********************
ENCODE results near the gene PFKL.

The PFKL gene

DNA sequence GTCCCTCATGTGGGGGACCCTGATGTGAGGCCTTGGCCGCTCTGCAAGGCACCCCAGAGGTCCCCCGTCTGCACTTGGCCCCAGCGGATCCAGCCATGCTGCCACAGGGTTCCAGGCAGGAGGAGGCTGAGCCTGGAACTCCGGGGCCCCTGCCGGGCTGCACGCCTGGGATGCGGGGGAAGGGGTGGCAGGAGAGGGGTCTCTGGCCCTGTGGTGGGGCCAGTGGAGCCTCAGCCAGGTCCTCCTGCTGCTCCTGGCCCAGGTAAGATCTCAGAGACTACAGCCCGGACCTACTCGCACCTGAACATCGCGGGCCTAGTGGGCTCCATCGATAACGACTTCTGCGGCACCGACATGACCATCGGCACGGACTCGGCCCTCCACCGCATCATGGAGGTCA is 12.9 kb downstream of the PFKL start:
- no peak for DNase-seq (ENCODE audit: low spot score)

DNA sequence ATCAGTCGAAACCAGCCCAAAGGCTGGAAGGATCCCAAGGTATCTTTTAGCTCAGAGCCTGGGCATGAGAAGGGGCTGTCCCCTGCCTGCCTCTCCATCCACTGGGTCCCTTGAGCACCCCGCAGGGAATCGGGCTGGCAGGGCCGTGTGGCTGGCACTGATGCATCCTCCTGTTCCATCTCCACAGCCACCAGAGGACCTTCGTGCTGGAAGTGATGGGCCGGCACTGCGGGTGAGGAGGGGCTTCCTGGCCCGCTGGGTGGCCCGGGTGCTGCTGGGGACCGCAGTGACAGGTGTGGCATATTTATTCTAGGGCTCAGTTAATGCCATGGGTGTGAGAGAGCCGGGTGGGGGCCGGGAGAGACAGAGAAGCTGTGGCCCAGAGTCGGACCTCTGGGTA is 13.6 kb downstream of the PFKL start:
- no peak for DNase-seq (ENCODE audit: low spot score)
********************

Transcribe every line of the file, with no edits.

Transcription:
ENCODE results near the gene PFKL.

The PFKL gene

DNA sequence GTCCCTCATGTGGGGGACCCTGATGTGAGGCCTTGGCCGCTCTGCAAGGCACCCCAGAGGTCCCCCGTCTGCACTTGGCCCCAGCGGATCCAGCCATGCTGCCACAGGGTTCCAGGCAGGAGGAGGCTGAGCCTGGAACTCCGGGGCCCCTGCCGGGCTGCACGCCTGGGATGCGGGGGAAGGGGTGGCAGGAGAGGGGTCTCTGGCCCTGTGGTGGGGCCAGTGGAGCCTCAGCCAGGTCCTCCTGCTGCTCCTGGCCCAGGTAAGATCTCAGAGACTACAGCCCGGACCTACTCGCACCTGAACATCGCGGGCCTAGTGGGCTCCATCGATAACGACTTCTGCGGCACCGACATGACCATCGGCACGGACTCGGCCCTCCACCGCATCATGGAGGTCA is 12.9 kb downstream of the PFKL start:
- no peak for DNase-seq (ENCODE audit: low spot score)

DNA sequence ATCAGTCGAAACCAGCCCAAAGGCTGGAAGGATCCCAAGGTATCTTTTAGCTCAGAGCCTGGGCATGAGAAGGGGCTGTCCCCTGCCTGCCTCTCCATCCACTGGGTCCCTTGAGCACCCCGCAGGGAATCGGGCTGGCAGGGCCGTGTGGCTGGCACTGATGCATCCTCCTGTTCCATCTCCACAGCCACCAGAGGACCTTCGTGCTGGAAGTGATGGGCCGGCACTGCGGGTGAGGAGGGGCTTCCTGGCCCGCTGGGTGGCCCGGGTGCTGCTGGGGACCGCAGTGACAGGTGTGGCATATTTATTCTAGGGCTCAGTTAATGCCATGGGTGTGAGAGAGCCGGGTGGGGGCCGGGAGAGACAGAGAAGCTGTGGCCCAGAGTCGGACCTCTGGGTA is 13.6 kb downstream of the PFKL start:
- no peak for DNase-seq (ENCODE audit: low spot score)